We hear it every year at JordanCon:
“Oh, my god, I’d LOVE to own a print of that art, but I don’t have any space in my luggage…”
“I’m driving (or flying) a long way and it will just get destroyed on my way home…”
“I don’t even know how I would ship something like this…”
These are just a few of the many questions that people have when buying art, especially for the first time. Bringing art into your life is a sure-fire way to enliven your living space and bring you joy every day, and figuring out how to get that art home shouldn’t be the thing preventing you from buying that unique one-of-a-kind treasure that has spoken to you. Hopefully this guide will help answer your questions, or at least those specifically about how to get your art home…
Getting your Art Home
For those driving, taking artwork home with you is usually pretty easy. You normally aren’t as restricted as those that flew or took other forms of transportation, and finding a nice flat space to put your art is usually much easier. Rule of thumb, put it on the very top of all your luggage so that nothing can fall on it and damage it.
Another helpful hint. Always ask the artist if they have a box, bubble wrap, or other packaging that you can use to protect your art. Most artists brought that same art to the show protected in some way, and will gladly provide you with that packing material to ensure their art makes it to its new home in good shape.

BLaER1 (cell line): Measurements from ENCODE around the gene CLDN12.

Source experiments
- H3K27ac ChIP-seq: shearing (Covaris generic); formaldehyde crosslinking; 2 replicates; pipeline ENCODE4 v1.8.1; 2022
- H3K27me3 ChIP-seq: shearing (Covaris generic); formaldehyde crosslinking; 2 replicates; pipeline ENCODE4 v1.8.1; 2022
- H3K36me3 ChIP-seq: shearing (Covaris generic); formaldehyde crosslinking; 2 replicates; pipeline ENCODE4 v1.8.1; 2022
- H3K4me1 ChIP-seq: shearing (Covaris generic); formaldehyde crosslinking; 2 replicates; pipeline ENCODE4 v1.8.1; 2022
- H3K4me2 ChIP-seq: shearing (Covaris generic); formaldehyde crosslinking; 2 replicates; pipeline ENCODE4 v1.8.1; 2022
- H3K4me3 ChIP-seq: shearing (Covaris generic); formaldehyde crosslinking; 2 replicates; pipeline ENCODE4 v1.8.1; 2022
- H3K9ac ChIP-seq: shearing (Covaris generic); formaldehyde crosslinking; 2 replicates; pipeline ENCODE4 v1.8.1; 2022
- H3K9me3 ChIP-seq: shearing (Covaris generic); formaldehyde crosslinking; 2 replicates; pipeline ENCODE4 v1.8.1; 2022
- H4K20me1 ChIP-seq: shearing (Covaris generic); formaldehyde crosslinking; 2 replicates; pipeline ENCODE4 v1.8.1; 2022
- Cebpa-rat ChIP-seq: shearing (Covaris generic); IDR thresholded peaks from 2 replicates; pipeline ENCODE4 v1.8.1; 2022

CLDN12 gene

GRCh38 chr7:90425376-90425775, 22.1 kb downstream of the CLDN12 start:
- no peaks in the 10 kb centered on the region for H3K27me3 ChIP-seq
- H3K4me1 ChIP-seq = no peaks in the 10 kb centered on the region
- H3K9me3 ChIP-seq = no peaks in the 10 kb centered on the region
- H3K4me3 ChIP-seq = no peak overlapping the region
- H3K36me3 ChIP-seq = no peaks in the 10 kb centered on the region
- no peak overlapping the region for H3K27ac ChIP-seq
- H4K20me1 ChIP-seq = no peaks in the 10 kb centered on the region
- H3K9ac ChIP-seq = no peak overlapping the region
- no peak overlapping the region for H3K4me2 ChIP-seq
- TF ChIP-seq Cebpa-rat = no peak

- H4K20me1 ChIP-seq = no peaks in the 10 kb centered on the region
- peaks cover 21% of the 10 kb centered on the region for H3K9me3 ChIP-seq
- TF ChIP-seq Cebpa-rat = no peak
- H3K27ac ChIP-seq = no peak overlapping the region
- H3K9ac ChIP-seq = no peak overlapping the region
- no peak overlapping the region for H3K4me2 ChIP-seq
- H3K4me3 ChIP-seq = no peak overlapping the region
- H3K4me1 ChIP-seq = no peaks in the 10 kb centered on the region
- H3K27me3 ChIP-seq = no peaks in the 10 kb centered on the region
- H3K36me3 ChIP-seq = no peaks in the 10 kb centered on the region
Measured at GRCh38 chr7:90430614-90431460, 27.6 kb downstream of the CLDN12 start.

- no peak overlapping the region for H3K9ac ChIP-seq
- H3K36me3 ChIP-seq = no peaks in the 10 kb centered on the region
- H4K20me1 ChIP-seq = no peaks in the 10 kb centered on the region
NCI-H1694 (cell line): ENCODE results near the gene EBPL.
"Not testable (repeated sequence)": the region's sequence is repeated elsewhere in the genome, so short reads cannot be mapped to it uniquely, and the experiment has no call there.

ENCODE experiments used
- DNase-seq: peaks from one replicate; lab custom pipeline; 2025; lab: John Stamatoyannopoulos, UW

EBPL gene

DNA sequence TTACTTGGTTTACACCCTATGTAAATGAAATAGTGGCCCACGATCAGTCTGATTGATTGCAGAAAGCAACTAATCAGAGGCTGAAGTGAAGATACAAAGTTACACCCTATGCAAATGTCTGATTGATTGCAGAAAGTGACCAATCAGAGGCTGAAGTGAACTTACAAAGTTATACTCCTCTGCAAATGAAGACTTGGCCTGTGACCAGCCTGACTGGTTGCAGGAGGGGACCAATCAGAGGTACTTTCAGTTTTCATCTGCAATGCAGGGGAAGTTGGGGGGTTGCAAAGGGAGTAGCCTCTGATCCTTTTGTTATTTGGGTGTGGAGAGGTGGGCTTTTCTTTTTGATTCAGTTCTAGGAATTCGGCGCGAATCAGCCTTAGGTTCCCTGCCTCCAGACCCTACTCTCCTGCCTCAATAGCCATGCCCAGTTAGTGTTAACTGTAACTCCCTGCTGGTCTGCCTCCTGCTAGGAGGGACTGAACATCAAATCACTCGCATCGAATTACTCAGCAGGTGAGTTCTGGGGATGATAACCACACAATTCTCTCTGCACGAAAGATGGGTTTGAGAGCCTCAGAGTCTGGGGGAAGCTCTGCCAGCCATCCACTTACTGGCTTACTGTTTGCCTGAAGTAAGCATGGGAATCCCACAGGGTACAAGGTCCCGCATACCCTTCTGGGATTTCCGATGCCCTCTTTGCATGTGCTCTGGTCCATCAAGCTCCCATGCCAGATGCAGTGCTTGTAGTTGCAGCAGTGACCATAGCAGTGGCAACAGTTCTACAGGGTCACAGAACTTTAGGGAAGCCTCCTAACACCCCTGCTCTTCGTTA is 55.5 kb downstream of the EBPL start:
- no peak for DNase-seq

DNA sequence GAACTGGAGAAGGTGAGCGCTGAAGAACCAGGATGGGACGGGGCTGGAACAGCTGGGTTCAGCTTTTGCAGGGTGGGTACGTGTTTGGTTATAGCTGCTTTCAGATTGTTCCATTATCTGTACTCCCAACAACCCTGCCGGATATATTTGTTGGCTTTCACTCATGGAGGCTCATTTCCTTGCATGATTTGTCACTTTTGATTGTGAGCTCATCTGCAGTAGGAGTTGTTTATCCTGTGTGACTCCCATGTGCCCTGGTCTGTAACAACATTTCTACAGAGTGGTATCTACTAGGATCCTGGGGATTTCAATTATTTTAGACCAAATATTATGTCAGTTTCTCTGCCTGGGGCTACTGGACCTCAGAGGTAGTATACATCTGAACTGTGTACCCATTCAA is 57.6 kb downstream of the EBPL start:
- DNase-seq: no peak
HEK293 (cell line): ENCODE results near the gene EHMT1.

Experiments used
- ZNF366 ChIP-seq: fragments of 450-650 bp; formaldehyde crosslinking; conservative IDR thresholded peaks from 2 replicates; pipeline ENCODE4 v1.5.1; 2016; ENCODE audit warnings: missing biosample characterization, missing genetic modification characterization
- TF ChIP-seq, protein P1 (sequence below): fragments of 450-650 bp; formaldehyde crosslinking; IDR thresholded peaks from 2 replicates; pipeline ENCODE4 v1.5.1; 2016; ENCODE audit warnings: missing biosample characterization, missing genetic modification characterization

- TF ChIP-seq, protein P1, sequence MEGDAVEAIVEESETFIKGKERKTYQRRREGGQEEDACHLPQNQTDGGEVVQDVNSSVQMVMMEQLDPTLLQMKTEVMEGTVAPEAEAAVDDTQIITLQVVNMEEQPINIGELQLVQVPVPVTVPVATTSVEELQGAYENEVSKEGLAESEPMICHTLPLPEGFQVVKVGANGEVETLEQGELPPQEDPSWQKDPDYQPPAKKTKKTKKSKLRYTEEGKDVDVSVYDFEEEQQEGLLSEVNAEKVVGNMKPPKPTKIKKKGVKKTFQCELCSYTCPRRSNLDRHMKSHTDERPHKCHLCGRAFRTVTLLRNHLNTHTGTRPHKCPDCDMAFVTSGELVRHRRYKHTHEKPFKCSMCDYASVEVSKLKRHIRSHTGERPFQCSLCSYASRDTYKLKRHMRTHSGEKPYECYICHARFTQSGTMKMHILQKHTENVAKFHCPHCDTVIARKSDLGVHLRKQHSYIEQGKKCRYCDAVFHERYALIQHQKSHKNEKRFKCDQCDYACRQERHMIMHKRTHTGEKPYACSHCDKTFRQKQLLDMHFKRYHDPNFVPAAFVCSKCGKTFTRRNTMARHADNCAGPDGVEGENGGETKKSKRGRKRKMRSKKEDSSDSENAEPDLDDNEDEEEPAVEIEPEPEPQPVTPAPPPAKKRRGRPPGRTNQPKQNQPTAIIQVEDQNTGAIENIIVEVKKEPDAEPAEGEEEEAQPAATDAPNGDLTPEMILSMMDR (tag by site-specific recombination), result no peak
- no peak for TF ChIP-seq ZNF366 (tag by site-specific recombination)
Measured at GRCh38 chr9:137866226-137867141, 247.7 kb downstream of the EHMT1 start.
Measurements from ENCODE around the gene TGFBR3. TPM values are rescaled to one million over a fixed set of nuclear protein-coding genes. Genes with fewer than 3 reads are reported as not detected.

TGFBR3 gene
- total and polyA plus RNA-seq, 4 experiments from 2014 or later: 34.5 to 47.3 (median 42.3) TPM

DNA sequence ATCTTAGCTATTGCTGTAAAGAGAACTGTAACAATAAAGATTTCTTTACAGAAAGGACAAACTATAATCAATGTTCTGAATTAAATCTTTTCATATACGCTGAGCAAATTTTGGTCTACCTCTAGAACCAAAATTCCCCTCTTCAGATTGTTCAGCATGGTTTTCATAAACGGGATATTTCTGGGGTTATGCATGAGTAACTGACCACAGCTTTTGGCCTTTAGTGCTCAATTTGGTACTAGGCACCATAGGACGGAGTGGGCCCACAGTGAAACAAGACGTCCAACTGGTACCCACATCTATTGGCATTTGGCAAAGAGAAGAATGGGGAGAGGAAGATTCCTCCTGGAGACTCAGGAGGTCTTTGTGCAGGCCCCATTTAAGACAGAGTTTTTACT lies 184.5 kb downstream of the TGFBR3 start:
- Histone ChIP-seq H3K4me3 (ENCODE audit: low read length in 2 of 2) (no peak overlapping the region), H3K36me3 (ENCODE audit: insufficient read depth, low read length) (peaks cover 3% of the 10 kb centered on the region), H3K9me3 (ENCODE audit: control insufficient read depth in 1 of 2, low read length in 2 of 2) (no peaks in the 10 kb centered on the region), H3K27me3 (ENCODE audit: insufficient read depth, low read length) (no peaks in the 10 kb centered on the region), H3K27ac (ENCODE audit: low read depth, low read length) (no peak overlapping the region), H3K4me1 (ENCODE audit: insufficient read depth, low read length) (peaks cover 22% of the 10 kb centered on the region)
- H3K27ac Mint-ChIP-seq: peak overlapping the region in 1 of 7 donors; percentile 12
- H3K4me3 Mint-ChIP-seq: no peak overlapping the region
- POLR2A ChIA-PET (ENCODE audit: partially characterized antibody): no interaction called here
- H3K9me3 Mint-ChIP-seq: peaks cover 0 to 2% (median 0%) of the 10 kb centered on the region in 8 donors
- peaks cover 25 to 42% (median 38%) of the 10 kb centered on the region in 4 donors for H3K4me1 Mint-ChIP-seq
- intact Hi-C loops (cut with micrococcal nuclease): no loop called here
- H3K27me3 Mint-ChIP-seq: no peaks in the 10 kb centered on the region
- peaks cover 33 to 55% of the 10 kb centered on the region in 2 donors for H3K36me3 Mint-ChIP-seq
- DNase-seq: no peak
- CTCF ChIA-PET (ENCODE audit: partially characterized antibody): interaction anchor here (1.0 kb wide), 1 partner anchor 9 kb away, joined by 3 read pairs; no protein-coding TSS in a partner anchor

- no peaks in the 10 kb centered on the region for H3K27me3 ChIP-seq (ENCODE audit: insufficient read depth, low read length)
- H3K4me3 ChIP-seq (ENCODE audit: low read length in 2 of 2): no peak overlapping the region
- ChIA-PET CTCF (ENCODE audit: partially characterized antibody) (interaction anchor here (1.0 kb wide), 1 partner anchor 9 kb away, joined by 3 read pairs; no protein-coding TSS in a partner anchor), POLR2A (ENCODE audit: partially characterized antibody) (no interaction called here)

Traveling by air can be more difficult to transport art home compared to those that drove. From luggage restrictions to customs inspections for international travelers, those traveling by air need to keep some things in mind to get their art home safely and in good condition. Some things to keep in mind:
- Are there particular rules and restrictions that will apply to your trip by your airline?
- Are there additional charges or fees?
- Definitely contact your airline if you have any questions as to what you can carry and plan accordingly.
Flying Option 1: Pack it Like a Pro
If you decide to transport art home in your luggage, there are a few options when packing your art.
Rolling the art: Unmatted and unframed prints can be carefully rolled and transported in tubes.
If you suspect that you might be wanting to buy some art before arriving at the convention, go ahead and buy some PVC pipe or a heavy cardboard tube and bring it with you in your luggage. Cut it to fit the longest length of your suitcase interior, so you are ready for the largest sized print possible that will fit.
- Allows you to transport prints larger than your suitcase’s dimensions when flat.
- Multiple prints can be rolled together.
- Re-usable, when you are ready to buy more prints!
- If you aren’t careful, you could crease the prints when rolling them.
- Does take up space in your luggage.
- PVC is heavy (heavy duty cardboard tubing is preferred)
Once you get home, just lay the rolled prints out on a flat surface and place some books on the edges to remove the curl to the paper.
Transporting it Flat: matted, framed, or smaller sized prints and originals
Another option if you are buying smaller sized prints or matted or framed prints or originals is to transport those items flat in your luggage. Using foam core or cardboard sheets, you can create a nice flat space to transport items without rolling them.
- Vey easy to obtain (ask some dealers, or maybe even the hotel)
- Ideal for originals (which we don’t recommend rolling!)